Where obtained: I reviewed either an advanced reader’s copy from the publisher or a library edition and received no other compensation. The opinions expressed here are my own.
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This little hippo was all alone until …
HOORAY! ON THIS 2018
HERE IS ONE OF MY FAVORITE
READ ALOUD STORIES:
HIPPOS GO BERSERK!
Written and illustrated by Sandra Boynton
I know, I know, there are SO many Sandra Boynton books that beg to be read aloud including Moo, Baa, La La La!, The Going to Bed Book, Barnyard Dance! and Blue Hat, Green Hat, in fact I still can recite many of them after first reading them over 20 years ago. But Hippos Go Berserk! has a special place in my heart because both my children adored it and would not let me donate it when they grew too old for picture books. My copy is from 1996 although the book was first published in 1977.
When I think about what makes a story great to read aloud, I think about readability. Is the story easy for a parent, teacher, caregiver or child to read or do words slow them down? Can people take turns reading or pretending to be the characters? Are the pictures depicting some readily understood interpretation of the text? Does the book make you feel good when reading it? Is there fun repetition or engaging language? Can kids anticipate what comes next? Anyone looking at me reading Hippos Go Berserk!, even as an adult, will see a huge grin appear on my face after turning from page one to page two.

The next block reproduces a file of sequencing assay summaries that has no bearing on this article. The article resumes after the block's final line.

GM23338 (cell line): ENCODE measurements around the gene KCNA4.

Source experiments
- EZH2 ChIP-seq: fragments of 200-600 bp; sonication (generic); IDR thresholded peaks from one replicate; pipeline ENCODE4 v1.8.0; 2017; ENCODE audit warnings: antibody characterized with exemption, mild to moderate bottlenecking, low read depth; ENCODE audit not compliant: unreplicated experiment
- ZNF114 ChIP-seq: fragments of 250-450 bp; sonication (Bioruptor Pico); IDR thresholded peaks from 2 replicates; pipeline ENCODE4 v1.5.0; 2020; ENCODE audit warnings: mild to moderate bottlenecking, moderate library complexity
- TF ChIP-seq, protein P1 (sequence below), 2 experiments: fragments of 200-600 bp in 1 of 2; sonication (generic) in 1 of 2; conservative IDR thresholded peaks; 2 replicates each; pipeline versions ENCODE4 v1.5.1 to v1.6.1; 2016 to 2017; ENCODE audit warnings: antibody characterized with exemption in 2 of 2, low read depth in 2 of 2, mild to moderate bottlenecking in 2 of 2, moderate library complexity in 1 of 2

“One hippo, all alone, (page one)
calls two hippos (page two)
on the phone.” (page three)
So simple you may think, but the artwork Boynton’s created speaks volumes. First there’s a sad, lonely hippo on page one who decides to make a phone call to two friends. The mood of the story changes with just a flip of the page! Things are looking up.
The bonus is that it’s also a counting story which will hook kids who are eager to see where Boynton is taking the tale. Her hippos’ eyes and posture convey such a range of emotion that youngsters will want to linger on every page to make their assessment of everyone the hippo has invited and NOT invited over. The illustration of five hippos that arrive overdressed cracks me up every time I see it. Will they be invited in to join the other guests? Are they too posh for the crowd or will they fit right in? Help kids count how many hippos have come over, and they’ll be amazed how quickly the initial two friends who were called have now multiplied. Soon word is getting out that a cool party is underway and a big reason why eight hippos sneak in the back. Seeing them tiptoe softly, with one trying not to giggle too loudly, is part of Boynton’s brilliance. Until at last …
ALL THE HIPPOS GO BERSERK!